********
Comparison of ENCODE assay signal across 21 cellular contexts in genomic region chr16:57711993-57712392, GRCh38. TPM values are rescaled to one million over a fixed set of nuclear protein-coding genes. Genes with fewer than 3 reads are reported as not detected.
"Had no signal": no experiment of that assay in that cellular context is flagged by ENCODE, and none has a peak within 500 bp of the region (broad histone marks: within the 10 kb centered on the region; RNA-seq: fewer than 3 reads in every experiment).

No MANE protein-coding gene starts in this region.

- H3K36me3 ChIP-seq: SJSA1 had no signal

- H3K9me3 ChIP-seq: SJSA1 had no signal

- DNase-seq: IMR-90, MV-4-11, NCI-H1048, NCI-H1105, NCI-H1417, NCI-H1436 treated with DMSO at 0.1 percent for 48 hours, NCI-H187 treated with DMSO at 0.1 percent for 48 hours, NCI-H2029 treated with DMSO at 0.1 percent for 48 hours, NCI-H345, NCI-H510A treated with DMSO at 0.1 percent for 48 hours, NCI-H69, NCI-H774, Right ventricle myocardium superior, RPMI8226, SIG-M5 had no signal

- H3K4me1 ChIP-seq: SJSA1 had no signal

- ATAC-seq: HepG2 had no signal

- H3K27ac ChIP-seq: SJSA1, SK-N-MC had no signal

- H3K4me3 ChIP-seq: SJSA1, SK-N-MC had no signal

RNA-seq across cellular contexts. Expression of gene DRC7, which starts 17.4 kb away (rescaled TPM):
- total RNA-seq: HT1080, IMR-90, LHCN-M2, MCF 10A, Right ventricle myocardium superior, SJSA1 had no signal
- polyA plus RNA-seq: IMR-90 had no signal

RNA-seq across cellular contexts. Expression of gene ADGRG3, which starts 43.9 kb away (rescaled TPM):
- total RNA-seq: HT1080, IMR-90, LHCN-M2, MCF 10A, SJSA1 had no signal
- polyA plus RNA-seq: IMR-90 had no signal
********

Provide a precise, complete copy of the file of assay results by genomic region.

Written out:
Comparison of ENCODE assay signal across 21 cellular contexts in genomic region chr16:57711993-57712392, GRCh38. TPM values are rescaled to one million over a fixed set of nuclear protein-coding genes. Genes with fewer than 3 reads are reported as not detected.
"Had no signal": no experiment of that assay in that cellular context is flagged by ENCODE, and none has a peak within 500 bp of the region (broad histone marks: within the 10 kb centered on the region; RNA-seq: fewer than 3 reads in every experiment).

No MANE protein-coding gene starts in this region.

- H3K36me3 ChIP-seq: SJSA1 had no signal

- H3K9me3 ChIP-seq: SJSA1 had no signal

- DNase-seq: IMR-90, MV-4-11, NCI-H1048, NCI-H1105, NCI-H1417, NCI-H1436 treated with DMSO at 0.1 percent for 48 hours, NCI-H187 treated with DMSO at 0.1 percent for 48 hours, NCI-H2029 treated with DMSO at 0.1 percent for 48 hours, NCI-H345, NCI-H510A treated with DMSO at 0.1 percent for 48 hours, NCI-H69, NCI-H774, Right ventricle myocardium superior, RPMI8226, SIG-M5 had no signal

- H3K4me1 ChIP-seq: SJSA1 had no signal

- ATAC-seq: HepG2 had no signal

- H3K27ac ChIP-seq: SJSA1, SK-N-MC had no signal

- H3K4me3 ChIP-seq: SJSA1, SK-N-MC had no signal

RNA-seq across cellular contexts. Expression of gene DRC7, which starts 17.4 kb away (rescaled TPM):
- total RNA-seq: HT1080, IMR-90, LHCN-M2, MCF 10A, Right ventricle myocardium superior, SJSA1 had no signal
- polyA plus RNA-seq: IMR-90 had no signal

RNA-seq across cellular contexts. Expression of gene ADGRG3, which starts 43.9 kb away (rescaled TPM):
- total RNA-seq: HT1080, IMR-90, LHCN-M2, MCF 10A, SJSA1 had no signal
- polyA plus RNA-seq: IMR-90 had no signal